Q. Because my 40th birthday is coming up, I decided to have a baseline mammogram. I had no symptoms, so I was surprised when the doctors said I needed special magnified pictures done. They said I had "micro-calcifications" in one of my breasts.

What are micro-calcifications? What causes them? Can anything be done to prevent them? Do they usually turn into cancer or stay benign?

I'm supposed to have a repeat mammogram in six months. How can I be sure I'm getting an accurate mammogram and proper interpretation?

A. Micro-calcifications are small deposits of calcium. The concern about them is that they are sometimes a sign of breast cancer.

Making calcium deposits is one of the ways your body reacts to injury. In some cases, the "injury" may be a malignant growth invading normal breast tissue. Tiny clusters of micro-calcifications are a possible sign of a very small, early breast cancer. But other things, such as prior injury, or even the aging process itself, may have caused calcium deposits to form. In these cases, the micro-calcifications are usually scattered, not clumped together.

The radiology physician interpreting your mammogram looks for clues like these to decide whether the calcium deposits are suspicious for cancer or not. If so, he or she will recommend that you have a breast biopsy to examine the tissue around them.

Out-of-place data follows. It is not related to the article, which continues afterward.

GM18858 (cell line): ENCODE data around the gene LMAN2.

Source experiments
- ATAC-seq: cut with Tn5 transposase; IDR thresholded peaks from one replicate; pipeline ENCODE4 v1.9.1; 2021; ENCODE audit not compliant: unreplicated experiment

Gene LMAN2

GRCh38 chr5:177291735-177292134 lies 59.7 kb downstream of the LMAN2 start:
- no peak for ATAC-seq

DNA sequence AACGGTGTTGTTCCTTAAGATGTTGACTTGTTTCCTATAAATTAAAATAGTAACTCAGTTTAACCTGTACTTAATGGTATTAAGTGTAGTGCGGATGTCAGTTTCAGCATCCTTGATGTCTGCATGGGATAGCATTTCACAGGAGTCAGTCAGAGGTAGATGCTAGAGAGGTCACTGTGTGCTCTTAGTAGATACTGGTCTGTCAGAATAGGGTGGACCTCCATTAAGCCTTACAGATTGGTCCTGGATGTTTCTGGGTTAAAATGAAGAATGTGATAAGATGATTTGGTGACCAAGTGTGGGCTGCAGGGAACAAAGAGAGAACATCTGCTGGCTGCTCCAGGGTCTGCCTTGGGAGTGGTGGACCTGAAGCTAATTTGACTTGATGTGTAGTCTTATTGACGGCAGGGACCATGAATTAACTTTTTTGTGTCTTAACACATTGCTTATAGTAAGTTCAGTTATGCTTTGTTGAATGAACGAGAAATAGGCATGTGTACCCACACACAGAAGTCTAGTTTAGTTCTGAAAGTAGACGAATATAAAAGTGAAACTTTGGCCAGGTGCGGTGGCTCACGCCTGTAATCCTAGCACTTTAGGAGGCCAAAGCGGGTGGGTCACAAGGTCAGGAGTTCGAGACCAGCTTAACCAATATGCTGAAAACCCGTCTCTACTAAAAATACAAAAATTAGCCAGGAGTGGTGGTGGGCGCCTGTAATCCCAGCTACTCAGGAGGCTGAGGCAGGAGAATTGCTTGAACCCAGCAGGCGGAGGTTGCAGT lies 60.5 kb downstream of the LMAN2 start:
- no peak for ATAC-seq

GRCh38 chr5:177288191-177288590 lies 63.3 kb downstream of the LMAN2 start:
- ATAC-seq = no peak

You may then need to have a small wire inserted into the breast to pinpoint the area of concern, because it may feel normal to the surgeon, who will otherwise have no way of telling where exactly to take the biopsy from.

The micro-calcifications don't turn into cancer, and there's really nothing you can do to prevent them. In a sense, they're either cancer or they're not. Undoubtedly, your mammogram wasn't suspicious enough to lead to biopsy, but to be on the safe side, the radiologist recommended that you have a repeat breast X-ray to make sure none of your micro-calcifications takes on a more worrisome appearance.

If you have any questions about the accuracy of your mammogram, I'd recommend asking the physician who originally ordered it. He or she might then review the mammogram with the radiologist, and, if any doubt remains, ask another radiologist for a second opinion.

In most cases, however, it's safe to wait until a follow-up mammogram is done. If anything suspicious develops, it would still be very early in its course and usually highly treatable.

The other important part of all this is that you should be sure to have a thorough breast exam each time you get a mammogram. Occasionally, your doctor may find a suspicious lump that won't show up on breast X-ray. And if your mammogram is questionable, your doctor may confirm that there's an abnormal-feeling spot in the area of concern. Mammography and breast exams are complementary; you can't substitute one for the other.

Jay Siwek, a family physician from Georgetown University, practices at the Fort Lincoln Family Medicine Center and Providence Hospital in Northeast Washington. Send questions to Consultation, Health Section, The Washington Post, 1150 15th St. NW, Washington, D.C. 20071. Questions cannot be answered individually.